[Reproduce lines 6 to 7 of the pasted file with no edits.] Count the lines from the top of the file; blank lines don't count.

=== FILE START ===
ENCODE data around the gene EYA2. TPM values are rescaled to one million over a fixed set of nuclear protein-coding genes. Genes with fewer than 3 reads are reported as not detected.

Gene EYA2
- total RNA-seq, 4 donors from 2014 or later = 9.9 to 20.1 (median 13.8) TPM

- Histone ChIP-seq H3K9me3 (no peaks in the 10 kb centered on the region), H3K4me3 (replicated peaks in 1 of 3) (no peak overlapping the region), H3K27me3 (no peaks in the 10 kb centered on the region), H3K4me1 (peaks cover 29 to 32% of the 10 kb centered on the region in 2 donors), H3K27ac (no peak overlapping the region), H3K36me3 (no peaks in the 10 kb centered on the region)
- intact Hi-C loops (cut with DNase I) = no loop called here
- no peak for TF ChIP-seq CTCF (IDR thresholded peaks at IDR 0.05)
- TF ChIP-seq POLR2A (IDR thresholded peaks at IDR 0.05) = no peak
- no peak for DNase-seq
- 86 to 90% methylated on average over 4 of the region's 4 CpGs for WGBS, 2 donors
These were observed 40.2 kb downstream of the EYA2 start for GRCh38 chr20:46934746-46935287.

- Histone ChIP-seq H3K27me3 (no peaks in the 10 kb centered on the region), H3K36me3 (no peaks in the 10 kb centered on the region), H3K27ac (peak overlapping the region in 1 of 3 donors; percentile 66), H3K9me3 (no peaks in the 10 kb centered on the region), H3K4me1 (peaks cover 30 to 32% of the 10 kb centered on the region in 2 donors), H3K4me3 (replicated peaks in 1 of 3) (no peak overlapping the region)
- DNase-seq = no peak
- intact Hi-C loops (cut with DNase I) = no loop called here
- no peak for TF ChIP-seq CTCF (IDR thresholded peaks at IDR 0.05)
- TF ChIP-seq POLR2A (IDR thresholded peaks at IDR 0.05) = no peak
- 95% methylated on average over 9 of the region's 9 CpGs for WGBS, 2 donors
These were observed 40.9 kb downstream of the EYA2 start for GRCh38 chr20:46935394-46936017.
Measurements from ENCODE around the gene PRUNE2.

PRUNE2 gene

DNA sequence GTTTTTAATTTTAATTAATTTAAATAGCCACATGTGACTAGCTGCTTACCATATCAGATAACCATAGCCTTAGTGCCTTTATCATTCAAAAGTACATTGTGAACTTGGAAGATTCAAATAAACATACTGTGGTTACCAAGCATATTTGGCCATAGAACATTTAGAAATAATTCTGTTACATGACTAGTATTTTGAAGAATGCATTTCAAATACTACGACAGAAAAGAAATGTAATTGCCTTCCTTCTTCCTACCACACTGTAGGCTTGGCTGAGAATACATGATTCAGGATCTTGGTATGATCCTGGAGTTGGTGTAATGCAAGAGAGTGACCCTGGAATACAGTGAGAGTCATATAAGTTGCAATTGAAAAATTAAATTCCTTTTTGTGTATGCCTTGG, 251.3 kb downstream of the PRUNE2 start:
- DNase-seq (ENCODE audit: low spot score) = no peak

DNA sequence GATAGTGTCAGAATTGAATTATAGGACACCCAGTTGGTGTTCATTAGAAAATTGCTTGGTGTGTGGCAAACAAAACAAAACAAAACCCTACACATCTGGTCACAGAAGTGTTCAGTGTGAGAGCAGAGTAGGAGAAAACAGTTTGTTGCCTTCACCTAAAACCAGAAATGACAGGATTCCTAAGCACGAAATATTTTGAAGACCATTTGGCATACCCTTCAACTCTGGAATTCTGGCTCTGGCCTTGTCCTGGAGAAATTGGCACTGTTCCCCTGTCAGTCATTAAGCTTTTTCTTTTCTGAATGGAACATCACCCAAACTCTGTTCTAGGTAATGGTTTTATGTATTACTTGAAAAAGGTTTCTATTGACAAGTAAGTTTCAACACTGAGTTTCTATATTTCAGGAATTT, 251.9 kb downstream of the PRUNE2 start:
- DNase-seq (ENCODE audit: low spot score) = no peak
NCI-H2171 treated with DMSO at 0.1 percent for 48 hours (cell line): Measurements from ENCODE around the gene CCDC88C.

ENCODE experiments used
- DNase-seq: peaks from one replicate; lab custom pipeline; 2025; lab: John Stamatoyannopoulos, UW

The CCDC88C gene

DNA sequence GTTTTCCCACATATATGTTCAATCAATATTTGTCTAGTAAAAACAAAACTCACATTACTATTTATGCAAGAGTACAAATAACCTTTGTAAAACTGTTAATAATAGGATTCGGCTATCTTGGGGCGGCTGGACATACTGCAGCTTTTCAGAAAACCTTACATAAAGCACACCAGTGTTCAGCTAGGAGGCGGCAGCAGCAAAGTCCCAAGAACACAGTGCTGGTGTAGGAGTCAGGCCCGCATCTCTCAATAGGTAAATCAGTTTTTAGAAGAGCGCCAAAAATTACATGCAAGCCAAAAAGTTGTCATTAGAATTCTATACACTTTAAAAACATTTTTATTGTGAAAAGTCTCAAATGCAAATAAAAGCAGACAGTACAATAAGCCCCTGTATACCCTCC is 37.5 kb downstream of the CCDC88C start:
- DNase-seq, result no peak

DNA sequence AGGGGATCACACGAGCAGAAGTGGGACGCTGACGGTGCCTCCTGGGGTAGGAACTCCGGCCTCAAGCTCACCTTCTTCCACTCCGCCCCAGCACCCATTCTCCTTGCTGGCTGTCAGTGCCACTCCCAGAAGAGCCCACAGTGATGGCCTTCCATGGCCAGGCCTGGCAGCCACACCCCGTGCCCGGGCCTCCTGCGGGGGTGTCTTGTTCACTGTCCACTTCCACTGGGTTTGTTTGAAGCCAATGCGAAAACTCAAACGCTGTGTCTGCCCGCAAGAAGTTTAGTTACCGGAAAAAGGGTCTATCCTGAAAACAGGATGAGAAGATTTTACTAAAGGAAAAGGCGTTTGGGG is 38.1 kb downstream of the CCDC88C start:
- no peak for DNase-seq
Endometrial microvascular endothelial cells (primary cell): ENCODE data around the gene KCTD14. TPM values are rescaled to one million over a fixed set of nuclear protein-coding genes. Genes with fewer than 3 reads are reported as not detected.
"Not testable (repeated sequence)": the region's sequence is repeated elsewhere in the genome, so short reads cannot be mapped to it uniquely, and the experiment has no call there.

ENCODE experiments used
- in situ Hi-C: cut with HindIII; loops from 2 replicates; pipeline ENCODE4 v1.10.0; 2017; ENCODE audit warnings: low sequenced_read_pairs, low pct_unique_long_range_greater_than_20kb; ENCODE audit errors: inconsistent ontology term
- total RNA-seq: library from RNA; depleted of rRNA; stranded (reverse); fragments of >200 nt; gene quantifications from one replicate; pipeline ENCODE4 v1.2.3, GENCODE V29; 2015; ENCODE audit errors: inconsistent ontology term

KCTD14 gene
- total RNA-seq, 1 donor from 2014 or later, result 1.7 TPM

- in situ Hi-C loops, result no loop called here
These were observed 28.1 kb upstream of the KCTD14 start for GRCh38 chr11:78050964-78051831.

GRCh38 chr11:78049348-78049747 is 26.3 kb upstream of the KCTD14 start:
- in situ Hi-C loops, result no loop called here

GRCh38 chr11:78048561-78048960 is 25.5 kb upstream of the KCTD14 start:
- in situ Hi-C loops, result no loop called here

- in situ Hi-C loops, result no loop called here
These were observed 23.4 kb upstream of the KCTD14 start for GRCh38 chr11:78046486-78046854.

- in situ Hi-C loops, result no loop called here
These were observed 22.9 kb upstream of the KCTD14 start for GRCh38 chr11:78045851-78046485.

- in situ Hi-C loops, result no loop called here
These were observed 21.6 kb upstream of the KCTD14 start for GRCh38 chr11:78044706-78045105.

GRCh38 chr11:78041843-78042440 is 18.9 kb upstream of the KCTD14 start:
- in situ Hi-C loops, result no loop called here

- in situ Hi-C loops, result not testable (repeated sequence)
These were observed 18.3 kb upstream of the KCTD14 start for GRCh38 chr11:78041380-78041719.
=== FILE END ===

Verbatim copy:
- no peak for TF ChIP-seq CTCF (IDR thresholded peaks at IDR 0.05)
- TF ChIP-seq POLR2A (IDR thresholded peaks at IDR 0.05) = no peak